Estimating the financial requirements of health care

BMJ 2001; 323 doi: https://doi.org/10.1136/bmj.323.7325.1318 (Published 08 December 2001) Cite this as: BMJ 2001;323:1318

The Wanless report is a pioneering effort—with a few omissions and errors

  1. Rudolf Klein (rudolfklein30@netscapeonline.co.uk), visiting professor
  1. London School of Hygiene and Tropical Medicine, Keppel Street, London WC1E 7HT

    Seemingly on the edge of financial shipwreck not so long ago, the National Health Service is now sailing on a springtide of money, promises, and hope. Mr Gordon Brown, chancellor of the exchequer, has added an extra billion pounds to swell an already unprecedented rate increase in the NHS's budget. Mr Tony Blair, prime minister, has reiterated the British government's commitment to achieving the average level of spending in the European Union. The great unmentionable, tax increases to fund the NHS's growth, has appeared on the agenda of political debate.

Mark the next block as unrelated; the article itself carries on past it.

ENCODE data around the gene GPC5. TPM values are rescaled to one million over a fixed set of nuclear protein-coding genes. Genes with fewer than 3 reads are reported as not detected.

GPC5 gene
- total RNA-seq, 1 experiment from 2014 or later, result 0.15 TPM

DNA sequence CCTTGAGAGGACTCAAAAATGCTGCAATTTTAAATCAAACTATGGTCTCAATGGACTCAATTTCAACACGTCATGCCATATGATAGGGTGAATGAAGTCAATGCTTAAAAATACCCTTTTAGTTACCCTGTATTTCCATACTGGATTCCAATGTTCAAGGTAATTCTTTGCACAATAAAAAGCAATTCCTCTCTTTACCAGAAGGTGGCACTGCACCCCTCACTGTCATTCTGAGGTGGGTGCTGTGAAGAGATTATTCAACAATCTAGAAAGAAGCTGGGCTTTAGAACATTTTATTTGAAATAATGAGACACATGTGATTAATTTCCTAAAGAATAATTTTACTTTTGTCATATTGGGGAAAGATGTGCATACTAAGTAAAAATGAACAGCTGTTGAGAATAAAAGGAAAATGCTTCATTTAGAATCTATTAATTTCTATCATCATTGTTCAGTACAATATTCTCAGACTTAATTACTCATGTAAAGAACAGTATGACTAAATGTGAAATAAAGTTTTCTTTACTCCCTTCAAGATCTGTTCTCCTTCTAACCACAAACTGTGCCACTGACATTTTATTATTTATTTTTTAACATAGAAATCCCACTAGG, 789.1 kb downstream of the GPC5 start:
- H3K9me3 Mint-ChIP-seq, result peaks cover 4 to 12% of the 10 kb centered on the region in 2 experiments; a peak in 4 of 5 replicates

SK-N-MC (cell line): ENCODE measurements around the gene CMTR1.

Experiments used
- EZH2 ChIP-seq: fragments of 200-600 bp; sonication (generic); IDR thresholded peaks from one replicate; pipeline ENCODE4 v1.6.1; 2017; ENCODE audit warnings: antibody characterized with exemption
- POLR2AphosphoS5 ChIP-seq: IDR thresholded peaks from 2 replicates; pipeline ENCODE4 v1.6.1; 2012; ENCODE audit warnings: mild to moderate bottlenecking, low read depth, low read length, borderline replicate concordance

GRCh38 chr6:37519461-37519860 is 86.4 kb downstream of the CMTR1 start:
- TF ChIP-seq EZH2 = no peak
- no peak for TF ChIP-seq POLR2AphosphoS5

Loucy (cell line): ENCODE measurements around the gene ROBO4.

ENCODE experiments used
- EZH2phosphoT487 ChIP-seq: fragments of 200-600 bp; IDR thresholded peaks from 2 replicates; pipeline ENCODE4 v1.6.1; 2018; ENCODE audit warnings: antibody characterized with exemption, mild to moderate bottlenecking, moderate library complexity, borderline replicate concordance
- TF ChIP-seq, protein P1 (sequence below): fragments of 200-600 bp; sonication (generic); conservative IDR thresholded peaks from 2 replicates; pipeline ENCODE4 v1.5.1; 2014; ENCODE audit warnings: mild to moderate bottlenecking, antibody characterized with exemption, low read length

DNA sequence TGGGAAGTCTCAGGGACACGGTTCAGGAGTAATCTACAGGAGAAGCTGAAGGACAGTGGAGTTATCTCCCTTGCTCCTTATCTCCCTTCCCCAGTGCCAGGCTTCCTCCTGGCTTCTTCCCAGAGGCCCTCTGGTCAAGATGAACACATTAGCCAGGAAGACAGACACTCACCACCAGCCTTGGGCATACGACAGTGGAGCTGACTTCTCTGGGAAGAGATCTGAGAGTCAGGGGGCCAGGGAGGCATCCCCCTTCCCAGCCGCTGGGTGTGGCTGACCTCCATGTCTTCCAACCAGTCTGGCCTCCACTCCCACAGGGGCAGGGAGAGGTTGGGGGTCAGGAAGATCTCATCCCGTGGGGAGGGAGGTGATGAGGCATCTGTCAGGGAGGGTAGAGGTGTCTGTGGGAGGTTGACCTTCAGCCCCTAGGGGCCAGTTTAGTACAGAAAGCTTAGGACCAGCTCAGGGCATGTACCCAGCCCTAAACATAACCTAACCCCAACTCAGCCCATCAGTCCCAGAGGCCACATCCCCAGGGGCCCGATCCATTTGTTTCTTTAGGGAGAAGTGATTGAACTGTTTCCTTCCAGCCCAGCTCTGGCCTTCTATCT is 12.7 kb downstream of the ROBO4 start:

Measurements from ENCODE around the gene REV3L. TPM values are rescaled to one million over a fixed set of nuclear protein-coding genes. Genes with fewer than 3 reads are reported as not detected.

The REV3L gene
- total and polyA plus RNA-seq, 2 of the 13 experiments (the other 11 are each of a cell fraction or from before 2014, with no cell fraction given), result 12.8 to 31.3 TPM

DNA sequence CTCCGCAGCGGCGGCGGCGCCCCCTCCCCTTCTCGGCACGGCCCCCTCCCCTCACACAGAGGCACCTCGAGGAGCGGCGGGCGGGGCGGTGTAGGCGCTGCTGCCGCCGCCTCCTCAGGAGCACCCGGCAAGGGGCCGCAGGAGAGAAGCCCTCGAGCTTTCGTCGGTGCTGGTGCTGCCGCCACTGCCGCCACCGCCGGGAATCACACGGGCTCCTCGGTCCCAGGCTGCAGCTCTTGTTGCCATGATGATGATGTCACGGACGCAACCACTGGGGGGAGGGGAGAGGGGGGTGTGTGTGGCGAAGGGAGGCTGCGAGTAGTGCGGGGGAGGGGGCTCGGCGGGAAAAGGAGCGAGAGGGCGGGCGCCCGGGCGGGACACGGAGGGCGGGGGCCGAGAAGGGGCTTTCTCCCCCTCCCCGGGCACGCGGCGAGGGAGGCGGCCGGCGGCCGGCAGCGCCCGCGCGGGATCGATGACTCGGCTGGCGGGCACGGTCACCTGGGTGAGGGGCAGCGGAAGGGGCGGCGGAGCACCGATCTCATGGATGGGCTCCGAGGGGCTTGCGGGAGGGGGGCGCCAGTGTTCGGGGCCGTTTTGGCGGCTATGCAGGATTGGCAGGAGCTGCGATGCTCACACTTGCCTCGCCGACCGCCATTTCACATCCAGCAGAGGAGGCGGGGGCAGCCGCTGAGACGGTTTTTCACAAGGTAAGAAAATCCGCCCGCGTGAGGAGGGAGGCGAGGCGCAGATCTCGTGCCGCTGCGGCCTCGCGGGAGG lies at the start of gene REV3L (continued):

So why are the corridors of the NHS not ringing with the hosannas of grateful staff and patients? One reason is scepticism about the government's ability to deliver. Achieving the government's spending target depends on Britain not becoming a casualty of a global economic recession. Moreover, uncertainty is compounded by controversy about just how many more billions will be needed to achieve the target.

    But there is a more fundamental reason for not being …

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